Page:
Capt. Michael Bell of the Farmington, Maine, Fire Dept., poses for an department photo. He was killed in a propane blast on Monday, Sept. 16, 2019, that flattened a building and damaged 11 nearby mobile homes. Credit: J.P. Fortier / Farmington Fire Rescue Department

Claims filed last year in a civil lawsuit against two companies in connection to the deadly September 2019 building explosion in Farmington have been settled.

A lawsuit was filed in October 2020 on behalf of Diana Bell, personal representative of Capt. Michael Bell’s estate; his brother, Fire Chief Terry Bell; Deputy Chief Clyde Ross; Capt. Timothy Hardy; Capt. Scott Baxter; his father, Theodore Baxter; and Joseph Hastings, the Lewiston Sun Journal reported. Bell, 68, a 30-year veteran of the department, was killed in the explosion and the others were seriously or critically injured.

The suit claimed negligence by C.N. Brown Co. of South Paris and Techno Metal Post Maine in Manchester. The nonprofit LEAP Inc., which serves adults with developmental disabilities, was named a third-party defendant after the lawsuit was filed, the newspaper reported.

The suit was settled through an agreement among all parties and the case will not be brought back to court.

A separate suit filed by Larry Lord of Jay — the maintenance supervisor at LEAP who suffered burns on over 85 percent of his body in the blast — and his wife Sandra, was settled in May, their attorney, Steve Silin, of Berman & Simmons of Lewiston told the Sun Journal.

Both of the lawsuits claimed that C.N. Brown and Techno Metal Post of Maine wree “directly and vicariously negligent” through their employees, according to the Lewiston newspaper.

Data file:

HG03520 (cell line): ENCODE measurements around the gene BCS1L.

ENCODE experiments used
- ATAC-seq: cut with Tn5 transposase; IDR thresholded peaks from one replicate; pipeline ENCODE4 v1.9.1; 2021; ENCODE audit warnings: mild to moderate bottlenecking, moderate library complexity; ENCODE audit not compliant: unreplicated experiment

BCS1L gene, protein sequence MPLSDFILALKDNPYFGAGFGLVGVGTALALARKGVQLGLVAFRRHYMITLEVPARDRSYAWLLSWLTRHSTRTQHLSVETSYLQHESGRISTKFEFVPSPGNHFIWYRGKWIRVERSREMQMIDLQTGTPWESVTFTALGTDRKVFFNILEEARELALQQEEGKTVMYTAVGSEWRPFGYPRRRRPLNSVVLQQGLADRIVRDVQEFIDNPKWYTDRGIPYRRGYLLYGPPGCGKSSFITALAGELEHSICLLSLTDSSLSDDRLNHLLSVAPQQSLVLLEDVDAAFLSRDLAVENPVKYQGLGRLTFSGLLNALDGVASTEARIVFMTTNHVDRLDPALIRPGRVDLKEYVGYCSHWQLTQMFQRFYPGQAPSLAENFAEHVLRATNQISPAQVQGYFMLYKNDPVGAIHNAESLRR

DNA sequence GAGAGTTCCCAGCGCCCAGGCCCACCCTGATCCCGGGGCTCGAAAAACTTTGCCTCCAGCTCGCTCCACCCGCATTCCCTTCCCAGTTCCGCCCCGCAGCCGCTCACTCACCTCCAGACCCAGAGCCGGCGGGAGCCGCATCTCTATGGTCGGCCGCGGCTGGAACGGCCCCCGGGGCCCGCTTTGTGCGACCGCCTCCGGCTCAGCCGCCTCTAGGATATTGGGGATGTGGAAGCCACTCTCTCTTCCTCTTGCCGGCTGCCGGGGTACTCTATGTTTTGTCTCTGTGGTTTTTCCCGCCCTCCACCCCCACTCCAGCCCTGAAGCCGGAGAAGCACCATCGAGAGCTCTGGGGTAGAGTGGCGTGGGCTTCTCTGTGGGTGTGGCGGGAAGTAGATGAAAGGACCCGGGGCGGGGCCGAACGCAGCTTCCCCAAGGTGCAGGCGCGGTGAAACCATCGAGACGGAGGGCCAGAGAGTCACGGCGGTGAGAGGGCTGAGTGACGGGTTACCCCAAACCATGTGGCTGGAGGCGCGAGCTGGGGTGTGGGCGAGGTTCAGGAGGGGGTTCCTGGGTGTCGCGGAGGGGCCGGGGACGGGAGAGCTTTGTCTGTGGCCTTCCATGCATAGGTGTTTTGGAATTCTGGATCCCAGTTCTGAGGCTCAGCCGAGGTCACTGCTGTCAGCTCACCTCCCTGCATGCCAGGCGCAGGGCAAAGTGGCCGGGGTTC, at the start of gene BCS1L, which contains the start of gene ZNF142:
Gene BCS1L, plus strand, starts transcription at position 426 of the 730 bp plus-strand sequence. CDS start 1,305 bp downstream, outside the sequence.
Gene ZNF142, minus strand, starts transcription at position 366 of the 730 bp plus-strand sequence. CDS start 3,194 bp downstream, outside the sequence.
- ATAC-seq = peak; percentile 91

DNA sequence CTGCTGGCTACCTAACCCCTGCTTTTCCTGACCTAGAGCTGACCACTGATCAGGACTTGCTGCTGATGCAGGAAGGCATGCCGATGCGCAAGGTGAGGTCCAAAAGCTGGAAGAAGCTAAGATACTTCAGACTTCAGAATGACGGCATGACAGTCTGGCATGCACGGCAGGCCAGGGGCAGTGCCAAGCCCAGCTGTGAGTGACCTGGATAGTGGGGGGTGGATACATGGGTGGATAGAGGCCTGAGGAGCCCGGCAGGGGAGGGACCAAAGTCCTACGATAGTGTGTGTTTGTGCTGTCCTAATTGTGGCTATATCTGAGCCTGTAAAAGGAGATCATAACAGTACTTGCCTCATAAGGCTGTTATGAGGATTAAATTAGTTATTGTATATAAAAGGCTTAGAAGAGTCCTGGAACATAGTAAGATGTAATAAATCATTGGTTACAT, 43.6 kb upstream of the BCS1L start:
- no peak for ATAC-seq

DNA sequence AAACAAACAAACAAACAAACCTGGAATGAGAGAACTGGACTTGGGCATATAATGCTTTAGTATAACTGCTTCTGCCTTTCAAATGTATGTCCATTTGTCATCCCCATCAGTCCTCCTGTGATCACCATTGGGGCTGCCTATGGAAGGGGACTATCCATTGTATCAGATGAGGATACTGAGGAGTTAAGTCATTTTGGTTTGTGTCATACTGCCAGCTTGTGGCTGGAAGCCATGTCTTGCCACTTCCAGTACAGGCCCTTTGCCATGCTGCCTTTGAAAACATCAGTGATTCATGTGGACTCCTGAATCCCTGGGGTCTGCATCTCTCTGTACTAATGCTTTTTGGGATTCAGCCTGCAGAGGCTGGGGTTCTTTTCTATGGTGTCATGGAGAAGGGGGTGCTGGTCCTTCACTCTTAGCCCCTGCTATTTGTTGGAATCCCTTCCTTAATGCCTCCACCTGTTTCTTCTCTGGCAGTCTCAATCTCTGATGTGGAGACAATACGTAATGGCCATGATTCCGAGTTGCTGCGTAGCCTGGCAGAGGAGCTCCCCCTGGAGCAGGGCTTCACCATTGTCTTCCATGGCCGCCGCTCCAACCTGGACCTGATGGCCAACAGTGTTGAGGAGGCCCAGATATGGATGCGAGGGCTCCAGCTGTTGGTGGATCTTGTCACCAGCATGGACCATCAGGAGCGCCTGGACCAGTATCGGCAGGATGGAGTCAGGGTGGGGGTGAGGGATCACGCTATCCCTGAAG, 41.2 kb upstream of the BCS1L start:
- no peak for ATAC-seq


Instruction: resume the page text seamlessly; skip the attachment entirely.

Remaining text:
On Sept. 13, 2019, Lord arrived at work on Farmington Falls Road to find there was no hot water in the building and that its propane tank was empty. Lord called C.N. Brown — which had installed the propane tank and gas line that spring — to report the empty tank, and the company sent a technician to refill the 400-gallon tank, according to his lawsuit.

That technician did not perform a pressure leak test as required under state law, failing to discover that the gas line running from the tank to the building had been severed three days earlier when Techno Metal Post installed bollards to protect LEAP’s air conditioning units, according to the complaint.

Over the next three days, gas leaked from the line into the LEAP building and reached an “explosive level.” The leak wasn’t discovered until Lord arrived at work on the morning of Sept. 16, 2019, and smelled propane upon entering the building.

Lord immediately evacuated the building and called the Farmington Fire Department. When firefighters arrived at the scene, Lord accompanied them inside the building as the gas caused a massive explosion that could be heard from as far away as Livermore, which is more than 30 miles southwest. Lord was the only LEAP employee injured.

A Maine fire marshal’s office investigation found the gas leak was caused by the posts Techno Metal Post installed to protect LEAP’s air conditioning units. Multiple fines were issued against C.N. Brown, LEAP and Techno Metal Post of Maine.